Paul gave it a good try, but had to shake his head. "That is a stumper. Is that Japanese?"
"What's it mean?"
"The 100 Ghost and Demon Tales."
"Sounds like a colorful story. What does it refer to?"
Alva put on his best storytelling voice. "It refers to a ritual a group of people can use to conjure up a ghost or demon. Nowadays, teenagers perform the ritual as a game to scare each other."
Paul scoffed. "Typical."
"The basics are you get a group of people together, up to one hundred, and everyone brings a lit candle. In ancient times, they used paper lanterns called andon to hold the candle, but it's not required. Everyone sits in a circle with the candles placed in the middle. If you do manage to get one hundred people together, then simply form as many circles as it takes to accommodate everyone. There should be no other illumination in the room except the candlelight. Each person takes a turn telling a ghost or otherwise supernatural story. When you're done, you take a candle and blow it out. Some versions of the story had you taking the candle into an adjoining room, looking into a mirror, and then blowing the candle out. Either way, you can see how it would be pretty spooky."
Paul nodded. "Yeah. It sounds like something we would have done at summer Bible camp."
Alva grinned in the dark. The smile crept into his voice as he finished the tale. "The goal was for every person to tell a story, some more than one, and blow out all the candles one by one until you had reached one hundred and the room was completely dark. At that moment, a ghost or demon would appear in the middle of the circle."
"Hm. Is this a technique you've ever used to raise a spirit?"
"No. Well, Dr. Tanaki and I tried, but we ran out of stories."
"One hundred is an awful lot," Paul chuckled.
The banshee let out a louder cry so piercing that Paul and Alva had to cover their ears. She threw herself against the door, scratching at it as if she had to hunt for the knob. Both men plastered themselves against the wall.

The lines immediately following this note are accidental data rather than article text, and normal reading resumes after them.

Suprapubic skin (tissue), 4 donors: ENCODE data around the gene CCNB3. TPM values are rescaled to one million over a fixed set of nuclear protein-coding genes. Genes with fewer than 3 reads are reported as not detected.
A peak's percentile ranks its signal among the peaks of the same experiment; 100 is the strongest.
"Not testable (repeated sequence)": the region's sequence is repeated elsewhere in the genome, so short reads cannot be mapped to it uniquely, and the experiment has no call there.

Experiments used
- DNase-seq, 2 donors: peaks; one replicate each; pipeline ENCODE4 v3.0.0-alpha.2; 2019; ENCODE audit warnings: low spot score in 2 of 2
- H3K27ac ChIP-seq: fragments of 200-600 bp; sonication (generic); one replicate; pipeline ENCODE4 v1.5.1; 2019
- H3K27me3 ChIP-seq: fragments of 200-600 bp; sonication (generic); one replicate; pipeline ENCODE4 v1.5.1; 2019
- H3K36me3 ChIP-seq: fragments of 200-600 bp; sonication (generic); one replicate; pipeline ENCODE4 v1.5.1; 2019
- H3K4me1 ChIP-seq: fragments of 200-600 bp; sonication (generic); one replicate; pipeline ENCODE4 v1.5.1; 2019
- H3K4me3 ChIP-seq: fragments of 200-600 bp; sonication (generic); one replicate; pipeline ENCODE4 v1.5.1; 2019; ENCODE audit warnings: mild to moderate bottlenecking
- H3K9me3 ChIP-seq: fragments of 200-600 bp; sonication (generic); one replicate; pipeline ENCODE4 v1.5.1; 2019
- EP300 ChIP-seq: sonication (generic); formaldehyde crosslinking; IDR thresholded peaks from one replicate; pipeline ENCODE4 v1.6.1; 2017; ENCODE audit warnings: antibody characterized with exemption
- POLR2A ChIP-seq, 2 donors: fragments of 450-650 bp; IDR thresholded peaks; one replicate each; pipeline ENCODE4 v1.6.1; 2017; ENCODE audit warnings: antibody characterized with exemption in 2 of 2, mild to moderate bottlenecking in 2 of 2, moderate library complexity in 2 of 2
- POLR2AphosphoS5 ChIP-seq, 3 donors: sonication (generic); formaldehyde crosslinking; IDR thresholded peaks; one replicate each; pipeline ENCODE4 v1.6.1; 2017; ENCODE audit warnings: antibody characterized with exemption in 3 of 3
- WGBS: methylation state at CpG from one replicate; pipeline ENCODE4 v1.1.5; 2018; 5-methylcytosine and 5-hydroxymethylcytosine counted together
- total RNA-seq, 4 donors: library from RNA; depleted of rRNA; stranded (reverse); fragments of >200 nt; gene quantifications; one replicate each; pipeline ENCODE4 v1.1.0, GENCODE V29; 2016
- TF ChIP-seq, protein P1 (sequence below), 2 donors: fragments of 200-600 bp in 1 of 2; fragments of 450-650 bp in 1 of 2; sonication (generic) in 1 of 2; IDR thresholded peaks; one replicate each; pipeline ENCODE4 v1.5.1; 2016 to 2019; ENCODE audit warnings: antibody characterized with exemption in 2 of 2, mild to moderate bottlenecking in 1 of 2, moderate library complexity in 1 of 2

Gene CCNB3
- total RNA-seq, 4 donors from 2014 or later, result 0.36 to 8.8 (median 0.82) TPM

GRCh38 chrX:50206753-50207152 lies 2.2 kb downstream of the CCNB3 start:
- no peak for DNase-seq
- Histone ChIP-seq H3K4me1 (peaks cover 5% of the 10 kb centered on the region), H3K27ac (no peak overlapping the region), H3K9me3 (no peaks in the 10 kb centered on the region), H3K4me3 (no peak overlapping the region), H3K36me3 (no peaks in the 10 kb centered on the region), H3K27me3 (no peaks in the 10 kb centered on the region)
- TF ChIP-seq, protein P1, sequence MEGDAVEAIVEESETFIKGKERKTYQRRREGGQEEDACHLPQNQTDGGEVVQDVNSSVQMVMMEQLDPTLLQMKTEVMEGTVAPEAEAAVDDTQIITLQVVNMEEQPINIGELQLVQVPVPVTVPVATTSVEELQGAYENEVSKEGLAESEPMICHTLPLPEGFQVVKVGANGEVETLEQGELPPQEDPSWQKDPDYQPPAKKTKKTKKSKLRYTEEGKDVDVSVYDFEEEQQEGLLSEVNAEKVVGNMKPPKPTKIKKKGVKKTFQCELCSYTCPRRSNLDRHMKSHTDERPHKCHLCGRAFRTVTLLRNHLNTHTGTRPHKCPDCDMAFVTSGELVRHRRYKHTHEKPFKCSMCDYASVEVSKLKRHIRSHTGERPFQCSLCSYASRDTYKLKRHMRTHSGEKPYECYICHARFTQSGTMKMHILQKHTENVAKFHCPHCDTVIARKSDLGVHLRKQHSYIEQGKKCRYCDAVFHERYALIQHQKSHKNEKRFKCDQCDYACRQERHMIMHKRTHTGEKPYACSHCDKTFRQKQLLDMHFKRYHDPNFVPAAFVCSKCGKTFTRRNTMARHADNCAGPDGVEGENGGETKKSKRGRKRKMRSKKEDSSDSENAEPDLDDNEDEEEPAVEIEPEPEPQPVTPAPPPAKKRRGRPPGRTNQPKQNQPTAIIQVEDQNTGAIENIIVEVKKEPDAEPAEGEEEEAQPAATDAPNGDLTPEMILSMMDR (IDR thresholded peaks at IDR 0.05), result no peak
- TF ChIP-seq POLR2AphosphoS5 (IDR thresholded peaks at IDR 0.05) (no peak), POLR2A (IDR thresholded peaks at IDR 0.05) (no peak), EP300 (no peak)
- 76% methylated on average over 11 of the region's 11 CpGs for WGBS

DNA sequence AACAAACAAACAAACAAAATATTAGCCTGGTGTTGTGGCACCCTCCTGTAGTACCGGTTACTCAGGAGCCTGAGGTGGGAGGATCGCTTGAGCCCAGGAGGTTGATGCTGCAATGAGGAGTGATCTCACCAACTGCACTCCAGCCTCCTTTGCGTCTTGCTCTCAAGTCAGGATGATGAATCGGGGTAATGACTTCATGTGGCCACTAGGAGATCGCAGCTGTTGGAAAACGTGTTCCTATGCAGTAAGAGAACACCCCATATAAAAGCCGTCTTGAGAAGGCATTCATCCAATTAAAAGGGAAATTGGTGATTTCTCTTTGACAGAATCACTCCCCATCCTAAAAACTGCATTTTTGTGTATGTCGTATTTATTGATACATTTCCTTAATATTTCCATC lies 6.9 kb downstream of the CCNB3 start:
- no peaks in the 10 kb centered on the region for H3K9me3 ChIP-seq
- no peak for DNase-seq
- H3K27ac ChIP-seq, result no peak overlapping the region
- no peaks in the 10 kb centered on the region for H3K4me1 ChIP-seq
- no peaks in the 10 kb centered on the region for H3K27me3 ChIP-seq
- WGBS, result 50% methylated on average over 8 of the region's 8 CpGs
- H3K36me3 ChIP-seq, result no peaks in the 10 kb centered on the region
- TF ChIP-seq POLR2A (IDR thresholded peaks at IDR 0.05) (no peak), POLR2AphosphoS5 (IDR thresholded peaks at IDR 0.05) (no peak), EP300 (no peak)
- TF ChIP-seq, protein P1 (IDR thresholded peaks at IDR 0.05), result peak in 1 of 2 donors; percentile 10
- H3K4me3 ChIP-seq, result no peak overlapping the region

"What do we do?" Paul asked. "I'm not letting that thing eat me alive."
"That's exactly what we do. We fight."
The door flew open and the banshee stood there, clawing at the air. Her red hair hung in her face, but they could still see her glowing green eyes staring at them, sizing them up. She now began clawing at her scraggly mane. "Hungry!" the banshee cried. Just the sound of her voice made Paul and Alva wince in pain. "So hungry! Must feed, must feed!" She shuffled into the room.
Paul had felt the strength in her arms when she originally took them prisoner less than an hour ago. No matter how weak the creature looked with her gray skin and gnarled fingers, he knew she was not weak, and could probably take him with ease. They needed a weapon, and they needed it now.
The open door let in enough light for Alva to search the room with his gaze. Oh, it was awful. There were rotting body parts everywhere, but especially in one corner of the room. Then he saw it.
In that corner, a shovel was propped against the wall.
Just as Alva took off at a run, the banshee rushed at Paul, growling. He put up his hands and tried to wrestle her away from him, but just as he thought, her monstrous strength could not be fought. The banshee pinned him to the wall and opened her mouth against his neck, chewing lightly at his skin, not sinking her teeth in just yet. Paul winced, bracing for the moment she would open his throat and begin feasting on his flesh and blood.